Subject: OST blew me away
Date: Fri, 27 Sep 2002 00:54:33 +0200
From: Chris Wege <firstname.lastname@example.org>
we met at the XP conference in Chicago. You convinced me to use OST for
our annual plenum of my non-profit association in Germany. So we left out a
technical talk. The day before the plenum we found out that the whole
board didn't want to get reelected. Luckily we had scheduled for OST to
discuss the most burning issues - and we really had burning issues. OST
saved our day. Now we have two completely new people and one temporary
solution. And we changed the minds for the future.
I facilitated the session. The energy was nearly blowing me away. Thanks
for having introduced me to OST and for pushing me to use it immediately.
these comments pasted from the Agile/XP Conference Wiki... so the names and other links have disappeared and become ?'s again.
I am very pleased with the response to Open Space. Lots of interesting topics have been proposed and discussed. I love being a butterfly and floating from topic to topic. AnnAnderson?
Found the Open Space experience to be extremely valuable as I get to sit with other practitioners to discuss the problems of the community rather than just hear preaching. There's only one problem with Open Space ... it has spoiled me. I'm going to be bored with any conference that doesn't have an Open Space track now.
Also, one possible addition to the Open Space process is to incorporate the note card technique used in design patterns study groups. The general idea is to hand out several 3x5 cards to everyone in the group. As they hear something interesting, they write it on the 3x5 card and toss it in the circle. The moderator collects all the cards at the end and uses them to write up notes. See http://www.industriallogic.com for details.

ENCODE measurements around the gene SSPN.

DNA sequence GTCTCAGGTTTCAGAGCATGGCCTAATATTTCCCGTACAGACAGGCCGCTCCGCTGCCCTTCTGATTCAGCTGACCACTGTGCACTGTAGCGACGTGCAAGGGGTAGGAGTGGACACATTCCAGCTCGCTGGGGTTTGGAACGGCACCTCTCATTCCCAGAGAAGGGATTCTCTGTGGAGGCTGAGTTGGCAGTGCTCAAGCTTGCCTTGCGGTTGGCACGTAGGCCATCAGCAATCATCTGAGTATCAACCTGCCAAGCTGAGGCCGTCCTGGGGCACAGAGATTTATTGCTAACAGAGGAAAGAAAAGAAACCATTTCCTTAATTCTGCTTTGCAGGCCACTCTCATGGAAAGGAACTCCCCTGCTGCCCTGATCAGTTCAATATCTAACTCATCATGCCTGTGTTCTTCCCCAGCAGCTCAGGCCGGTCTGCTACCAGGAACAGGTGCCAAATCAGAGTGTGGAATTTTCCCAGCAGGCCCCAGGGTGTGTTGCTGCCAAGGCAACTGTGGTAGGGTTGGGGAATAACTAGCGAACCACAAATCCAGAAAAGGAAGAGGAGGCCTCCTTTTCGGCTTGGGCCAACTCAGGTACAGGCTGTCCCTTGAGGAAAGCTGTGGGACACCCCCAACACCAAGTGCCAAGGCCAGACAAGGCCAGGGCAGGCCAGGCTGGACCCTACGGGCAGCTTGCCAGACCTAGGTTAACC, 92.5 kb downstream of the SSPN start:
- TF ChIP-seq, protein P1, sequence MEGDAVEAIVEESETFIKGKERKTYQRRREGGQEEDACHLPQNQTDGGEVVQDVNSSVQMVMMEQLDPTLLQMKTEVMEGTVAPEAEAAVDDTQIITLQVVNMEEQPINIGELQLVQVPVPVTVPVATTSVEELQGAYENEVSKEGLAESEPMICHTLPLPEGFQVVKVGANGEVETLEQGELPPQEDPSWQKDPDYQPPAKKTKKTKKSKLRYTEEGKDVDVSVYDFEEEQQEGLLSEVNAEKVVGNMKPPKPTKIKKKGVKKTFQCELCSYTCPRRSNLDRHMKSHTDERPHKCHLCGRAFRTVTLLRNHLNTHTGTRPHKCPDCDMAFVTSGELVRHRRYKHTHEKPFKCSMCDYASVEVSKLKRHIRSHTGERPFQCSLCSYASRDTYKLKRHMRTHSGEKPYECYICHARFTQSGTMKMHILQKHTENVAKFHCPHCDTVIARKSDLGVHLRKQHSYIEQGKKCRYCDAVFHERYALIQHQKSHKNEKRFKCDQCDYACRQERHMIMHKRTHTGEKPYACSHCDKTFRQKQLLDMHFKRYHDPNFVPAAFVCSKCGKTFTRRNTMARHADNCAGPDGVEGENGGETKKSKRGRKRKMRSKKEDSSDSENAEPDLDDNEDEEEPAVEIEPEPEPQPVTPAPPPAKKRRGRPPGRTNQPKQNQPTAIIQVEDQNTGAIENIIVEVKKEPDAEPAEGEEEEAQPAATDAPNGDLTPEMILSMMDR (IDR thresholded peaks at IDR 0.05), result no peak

Finally, Wiki is great collector for the final form of the written knowledge as it can let the discussion continue.
I really found the Open Space experience very helpful since it brings people, including the experts on the issues, together to share their experiences and brain storm on the issues. Next conference can be Open Space Session by itself. I felt that I got much more out of the Open Sesssions than the tutorials for which I paid so much! PinarKinikoglu?
Open Space is something that I have tried before and I was happy to see it here at the conference. It allowed people to share thoughts and ideas. It also allowed people to find the other people who wanted to talk about a subject. It was a great idea for the conference to use this medium. GermaineCharleston?
I was so pleased to participate in Open Space! I agree with Mark Kilby's comments above that I will now judge all future conferences by their "openness" to Open Space. Additionally, gathering the output in Wiki is phenomenal. JeanTabaka?
What an exciting time we had in the Open Space experience.
I was excited to see that this conference would be offering an Open Space track, as I have had experience leading and participating in them in the past and have found it is invariably the most fruitful place for my learning in conference settings. Once again this has been proved true for me. Thank you for including the Open Space.
I enjoyed the Open Space experience coupled with the Wiki to capture discussions and enable continuing discussions. I definitely gained much more from the Open Space sessions than the typical paper presentation sessions. -- BilKleb?
I had a great time in OpenSpace
. I much prefer it to traditional paper presentations. However, I thought the themes were weak. It seems to me that the purpose of the theme is to weave all the threads of conversation back into a coherent fabric. You want the scattering to take place, but the gesture is not complete until it comes back together. --KentBeck?
Note: "...comes back together." Coming back together is neither assured or always necessary. It's a function of time, energy, and value. Always, this sort of coming back together at the end is a function of the people, rather than the theme. It sometimes helps to design in time for sorting and clustering, priorization and next steps. But when the things to do will mostly be done by individuals scattering to the wind, no theme or design is going to overcome that inertia. In those situations, we do a simple closing circle and where integration is needed and valuable, the people make it happen, in their own time. In our case, "the future of software" theme was intentionally expansive, not intended to "come back together" until the following year's conference, when perhaps some brave new papers would emerge. --Michael Herman